I’m happy to report to “Pooh” fans that “Goodbye Christopher Robin” offers a wonderful story, and for the most part is a perfectly fine little film that seems to have been created for Masterpiece Theatre on Sunday night.

“Goodbye” is the story about the creation of that little bear “Pooh” your grandma might have had on her bed and the books she kept on the night table, as millions did in the years after the Great War and far into the future. But as in the story of any creation, there is sadness and tears.

But as the years went by and “Winnie” skyrocketed to international fame, the real story, the soft tragedy of a divided family sucked into and damaged by the devastating vortex of fame was tucked away from sight. See Judy Garland, Shirley Temple.

The daddy of Christopher Robin was the famous British author, playwright and mediocre poet, A.A. Milne, who was a pretty good light comedy playwright, celebrated in London’s West End theater district as a notable wit.

But after slogging through blood and guts, smoke and death in the Great War, A.A. came home completely thrown off his game and embittered by what he had seen. The mere popping of a balloon or slammed door sent him plummeting down into the abyss of horrid memories and nightmares, now known as PTSD.

A.A., known to his friends as Alan and “Blue” to his family, was suddenly no longer the life of London’s elite party. His wife Daphne (a flittering, jittery blond, Margot Robbie), refused to give up her closet of party dresses as Mrs. Life of the evening, and kept the party going until she presented Alan with a son, Christopher Robin.

Alan, embittered and angry, turned his wit to anti-war polemics. He sold his house, packed up his family, and bought a hundred-acre retreat in East Sussex, wanting only to distance himself from a complacent society that wanted to pop corks and forget the war.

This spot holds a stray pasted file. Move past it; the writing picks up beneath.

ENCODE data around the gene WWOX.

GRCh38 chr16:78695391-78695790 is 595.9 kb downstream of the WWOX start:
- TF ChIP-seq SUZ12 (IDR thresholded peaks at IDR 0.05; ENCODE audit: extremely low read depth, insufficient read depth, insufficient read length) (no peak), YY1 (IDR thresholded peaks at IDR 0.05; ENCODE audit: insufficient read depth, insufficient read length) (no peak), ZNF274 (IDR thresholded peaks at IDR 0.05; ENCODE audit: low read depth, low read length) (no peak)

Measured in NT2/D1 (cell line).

Alan found quiet, but little solace, in the lovely woods of the estate. When Daphne, fed up with his PTSD, went off on a long holiday back in London’s party circles, leaving father and son to “batch it,” it all changed.

Alone together, with only the help of Irish nanny Olive (a sweet Kelly Macdonald,) father and son were forced to fashion a proper relationship, creating and sharing stories.

Together they wandered the woods, packing along Christopher’s menagerie of stuffed animals that they have named together: Tigger the tiger, Eeyore the donkey, Piglet the piglet, and of course, the ruffled, shaggy forever iconic “Winnie-The-Pooh.” The rest is history, sort of.

Here then in a beautifully crafted little film full of good actors, is the true, unvarnished story of Christopher Robin and his timeless little stuffed friends. But fans may be disappointed to find that no toy Disney-ish “Christopher and the Chocolate Factory” awaits them. “Christopher” has its delights and tender moments, but the cardboard boxes of memory have been weakened, as they often are, by floods of tears.

Domhnall Gleeson, as Milne, having shed any trace of his Irish father, seems to be fashioning a career of tweedy British proper gents, and he is very good at it.

Young Will Tilston walks away, as Christopher should, with every scene he shares. With those king size dual dimples, however, he may never grow up to be an action figure. Director Simon Curtis wisely keeps his camera fastened to him.

Margot Robbie slides effortlessly through three stages of development: perky and cute, sparkling like arm-candy as a wife, and finally, tough skinned, selfish and evil as late stage Mama Milne.

There is much good in this film, but nothing brilliant. There are some laughs, but buckets of tears. Bring Kleenex.

J.P. Devine, of Waterville, is a former stage and film actor.

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